Today’s advanced malware tools often comprise several different components, each with a different job description. These programs are more like Swiss army knives rather than individual tools, giving the attacker the ability to perform a number of different actions on a compromised system. One component that is often present in these attack toolkits is a keylogger, a highly specialized tool designed to record every keystroke made on the machine, giving the attacker the ability to steal huge amounts of sensitive information silently.
A keylogger is any piece of software or hardware that has the capability to intercept and record input from the keyboard of a compromised machine. The keylogger often has the ability to sit between the keyboard and the operating system and intercept all of the communications without the user’s knowledge. The keylogger can either store the recorded data locally on the compromised machine or, if it’s implemented as part of a larger attack toolkit with external communication capabilities, sent off to a remote PC controlled by the attacker. Although the term keylogger typically is used in relation to malicious tools, there are legitimate surveillance tools used by law enforcement agencies that have keylogging capabilities, as well.
Although there are a wide variety of keylogger variants, the two main categories are software-based and hardware-based keyloggers. The most commonly used kind of keylogger is a software-based tool, often installed as part of a larger piece of malware, such as a Trojan or rootkit. This is the easier of the two kinds of keyloggers to get onto a target machine, as it typically doesn’t require physical access to the machine. One common type of software keylogger has the ability to impersonate an API on the target machine’s operating system, which allows the keylogger to record each keystroke as it’s made. There also are kernel-level keyloggers, man-in-the-browser keyloggers and other more complex variants.
Hardware-based keyloggers are less common, as they are more difficult to implement on the target machine. Hardware keyloggers often require the attacker to have physical access to the target machine, either during the manufacturing process or after deployment. Some hardware variants can be installed during the manufacturing process, including BIOS-level keyloggers. A malicious insider could install such a keylogger at the factory level. Other hardware keyloggers can be implemented via USB flash drives or as a fake connector for the keyboard that sits between the keyboard cable and the PC. Hardware keyloggers, while more difficult to implement, can be more flexible for the attacker as they are OS-independent.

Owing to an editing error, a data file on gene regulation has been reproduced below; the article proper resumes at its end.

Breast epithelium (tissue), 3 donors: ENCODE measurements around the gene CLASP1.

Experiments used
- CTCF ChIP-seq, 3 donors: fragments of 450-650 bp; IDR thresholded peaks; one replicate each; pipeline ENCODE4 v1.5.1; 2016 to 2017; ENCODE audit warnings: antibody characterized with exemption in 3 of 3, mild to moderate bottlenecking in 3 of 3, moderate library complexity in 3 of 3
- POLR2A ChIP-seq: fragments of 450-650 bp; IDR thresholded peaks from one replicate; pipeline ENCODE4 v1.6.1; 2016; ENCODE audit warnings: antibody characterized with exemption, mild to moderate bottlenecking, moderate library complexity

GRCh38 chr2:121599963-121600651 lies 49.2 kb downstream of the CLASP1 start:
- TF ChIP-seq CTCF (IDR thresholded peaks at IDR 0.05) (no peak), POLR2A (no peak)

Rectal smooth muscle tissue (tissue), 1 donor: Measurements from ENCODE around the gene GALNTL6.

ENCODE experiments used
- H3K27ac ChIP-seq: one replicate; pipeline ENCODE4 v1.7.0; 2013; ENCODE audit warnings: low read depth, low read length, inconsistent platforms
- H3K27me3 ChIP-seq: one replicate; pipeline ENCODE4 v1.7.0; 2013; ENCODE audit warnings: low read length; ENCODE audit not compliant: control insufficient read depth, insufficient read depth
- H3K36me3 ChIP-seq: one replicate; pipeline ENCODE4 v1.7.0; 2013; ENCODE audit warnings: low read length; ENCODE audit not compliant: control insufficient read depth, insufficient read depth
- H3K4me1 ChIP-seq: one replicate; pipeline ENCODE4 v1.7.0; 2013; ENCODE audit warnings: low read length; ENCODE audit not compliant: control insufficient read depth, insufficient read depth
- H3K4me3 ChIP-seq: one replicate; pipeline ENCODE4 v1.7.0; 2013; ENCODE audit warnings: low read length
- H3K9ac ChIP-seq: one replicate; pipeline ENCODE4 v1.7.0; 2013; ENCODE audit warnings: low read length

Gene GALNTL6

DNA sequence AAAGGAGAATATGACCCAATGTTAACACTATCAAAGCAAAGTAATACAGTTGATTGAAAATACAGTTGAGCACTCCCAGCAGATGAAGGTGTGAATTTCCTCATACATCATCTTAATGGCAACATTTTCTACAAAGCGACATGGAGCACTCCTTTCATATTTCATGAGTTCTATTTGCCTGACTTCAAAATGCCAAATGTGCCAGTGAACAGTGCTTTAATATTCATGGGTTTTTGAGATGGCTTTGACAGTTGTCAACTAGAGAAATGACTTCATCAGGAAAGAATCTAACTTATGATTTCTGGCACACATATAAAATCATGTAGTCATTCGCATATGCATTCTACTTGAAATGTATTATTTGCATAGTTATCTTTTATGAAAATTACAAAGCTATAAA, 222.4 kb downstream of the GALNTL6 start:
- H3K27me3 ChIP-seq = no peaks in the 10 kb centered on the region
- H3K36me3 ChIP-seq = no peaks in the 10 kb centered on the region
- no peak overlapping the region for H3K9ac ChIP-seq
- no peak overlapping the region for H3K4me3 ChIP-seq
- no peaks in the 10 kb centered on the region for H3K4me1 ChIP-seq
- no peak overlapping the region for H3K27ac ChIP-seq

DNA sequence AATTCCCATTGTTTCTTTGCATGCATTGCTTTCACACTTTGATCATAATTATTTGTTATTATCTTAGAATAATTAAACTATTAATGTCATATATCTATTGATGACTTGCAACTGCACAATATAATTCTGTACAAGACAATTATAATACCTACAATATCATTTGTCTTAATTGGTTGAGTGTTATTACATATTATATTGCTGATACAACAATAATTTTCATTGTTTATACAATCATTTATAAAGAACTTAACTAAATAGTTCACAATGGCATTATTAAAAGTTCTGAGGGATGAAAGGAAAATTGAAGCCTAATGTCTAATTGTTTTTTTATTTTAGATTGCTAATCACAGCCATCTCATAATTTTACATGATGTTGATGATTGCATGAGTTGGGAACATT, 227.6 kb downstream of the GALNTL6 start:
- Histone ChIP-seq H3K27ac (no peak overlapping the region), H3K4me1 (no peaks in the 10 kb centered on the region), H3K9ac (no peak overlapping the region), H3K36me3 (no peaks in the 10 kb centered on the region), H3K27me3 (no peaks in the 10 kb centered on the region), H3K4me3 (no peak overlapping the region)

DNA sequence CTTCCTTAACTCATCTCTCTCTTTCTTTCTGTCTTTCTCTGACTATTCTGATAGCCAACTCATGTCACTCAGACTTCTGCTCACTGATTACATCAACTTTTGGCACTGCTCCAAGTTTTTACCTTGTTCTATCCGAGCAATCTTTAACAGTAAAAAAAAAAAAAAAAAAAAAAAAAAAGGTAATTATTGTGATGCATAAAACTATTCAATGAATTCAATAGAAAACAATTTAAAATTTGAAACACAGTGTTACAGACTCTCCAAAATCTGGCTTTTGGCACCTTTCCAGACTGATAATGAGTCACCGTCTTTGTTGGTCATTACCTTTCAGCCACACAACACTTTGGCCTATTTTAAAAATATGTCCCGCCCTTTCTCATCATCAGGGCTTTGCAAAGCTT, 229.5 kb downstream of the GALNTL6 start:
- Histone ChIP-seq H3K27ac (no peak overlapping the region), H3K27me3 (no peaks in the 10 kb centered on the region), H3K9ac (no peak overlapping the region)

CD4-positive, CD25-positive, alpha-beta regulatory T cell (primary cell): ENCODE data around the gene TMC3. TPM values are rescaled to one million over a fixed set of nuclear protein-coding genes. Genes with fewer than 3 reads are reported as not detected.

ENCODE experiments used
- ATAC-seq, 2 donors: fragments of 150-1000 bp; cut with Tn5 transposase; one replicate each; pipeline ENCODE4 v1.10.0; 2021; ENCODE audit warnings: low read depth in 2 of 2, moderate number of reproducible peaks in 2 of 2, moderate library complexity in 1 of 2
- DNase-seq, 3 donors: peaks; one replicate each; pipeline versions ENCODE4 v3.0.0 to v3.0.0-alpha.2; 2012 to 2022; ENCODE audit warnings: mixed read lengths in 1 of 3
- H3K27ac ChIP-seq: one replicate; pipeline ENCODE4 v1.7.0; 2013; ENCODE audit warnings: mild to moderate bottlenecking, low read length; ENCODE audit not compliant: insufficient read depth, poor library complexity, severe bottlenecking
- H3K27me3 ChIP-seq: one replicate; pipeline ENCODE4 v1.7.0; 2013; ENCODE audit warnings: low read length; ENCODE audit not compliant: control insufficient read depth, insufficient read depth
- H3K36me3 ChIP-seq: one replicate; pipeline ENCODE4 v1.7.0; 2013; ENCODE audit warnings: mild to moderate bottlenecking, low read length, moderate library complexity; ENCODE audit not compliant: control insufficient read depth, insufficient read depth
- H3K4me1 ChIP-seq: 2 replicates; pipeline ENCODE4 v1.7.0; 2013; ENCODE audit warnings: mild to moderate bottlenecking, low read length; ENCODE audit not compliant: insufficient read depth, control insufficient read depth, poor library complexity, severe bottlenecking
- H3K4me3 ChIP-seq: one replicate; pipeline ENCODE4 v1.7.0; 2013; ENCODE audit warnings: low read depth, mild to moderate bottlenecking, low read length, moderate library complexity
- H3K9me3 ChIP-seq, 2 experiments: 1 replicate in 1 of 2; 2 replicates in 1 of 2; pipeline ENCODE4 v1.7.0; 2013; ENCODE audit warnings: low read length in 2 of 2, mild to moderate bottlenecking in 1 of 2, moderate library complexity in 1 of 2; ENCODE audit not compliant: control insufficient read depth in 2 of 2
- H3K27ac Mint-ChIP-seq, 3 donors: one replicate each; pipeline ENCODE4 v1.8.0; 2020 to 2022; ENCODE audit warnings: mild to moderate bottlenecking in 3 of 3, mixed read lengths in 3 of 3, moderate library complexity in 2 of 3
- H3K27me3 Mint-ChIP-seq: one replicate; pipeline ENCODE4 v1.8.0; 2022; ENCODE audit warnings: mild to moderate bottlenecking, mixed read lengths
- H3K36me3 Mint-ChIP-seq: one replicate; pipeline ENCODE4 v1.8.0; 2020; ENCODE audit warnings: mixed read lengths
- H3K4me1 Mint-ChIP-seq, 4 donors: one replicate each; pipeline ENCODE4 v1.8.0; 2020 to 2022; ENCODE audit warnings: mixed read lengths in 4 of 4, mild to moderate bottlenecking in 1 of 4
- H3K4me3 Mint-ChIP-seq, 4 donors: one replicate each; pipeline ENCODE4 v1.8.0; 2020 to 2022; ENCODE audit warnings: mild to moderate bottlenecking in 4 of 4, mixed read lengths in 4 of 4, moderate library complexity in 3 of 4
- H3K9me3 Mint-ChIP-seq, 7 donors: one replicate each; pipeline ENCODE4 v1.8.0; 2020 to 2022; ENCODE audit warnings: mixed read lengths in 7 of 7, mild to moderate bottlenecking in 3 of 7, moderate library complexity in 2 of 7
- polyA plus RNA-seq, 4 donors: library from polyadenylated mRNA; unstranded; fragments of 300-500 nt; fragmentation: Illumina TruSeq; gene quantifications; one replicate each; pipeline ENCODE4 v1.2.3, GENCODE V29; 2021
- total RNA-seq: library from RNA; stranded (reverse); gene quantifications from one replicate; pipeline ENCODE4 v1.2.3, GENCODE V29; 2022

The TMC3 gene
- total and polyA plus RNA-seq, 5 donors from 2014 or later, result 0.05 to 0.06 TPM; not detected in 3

Method of Infection
Software keyloggers often are delivered along with larger pieces of malware. Target machines can be infected through a drive-by download attack from a malicious Web site that exploits an existing vulnerability on the PC and installs the malware. Keyloggers also are installed in some cases as part of a legitimate application download, either through the compromise of the download channel or through the insertion of the malware into the application itself. Hardware-based keyloggers typically are installed by an attacker who has physical access to the target machine.
Detection and Removal
Detection of malicious keyloggers can be difficult as the applications don’t typically behave like other malicious programs. They don’t look for valuable data on a target machine and send it to a command-and-control server, nor do they attempt to destroy data on the machine, as some malware does. Keyloggers are designed to remain quiet and undetected. Antimalware products can scan for, detect and remove known variants of keyloggers. However, custom keyloggers or keyloggers built for a specific attack can present a difficult challenge, as they won’t be recognized immediately as malicious software, depending upon their actions on the compromised machine. If a user suspects the presence of a keylogger on a machine, she can employ a number of techniques to circumvent the malware, specifically by booting the PC from a CD or USB drive, or by using a virtual, on-screen keyboard, which prevents the malware from receiving any input from the keyboard.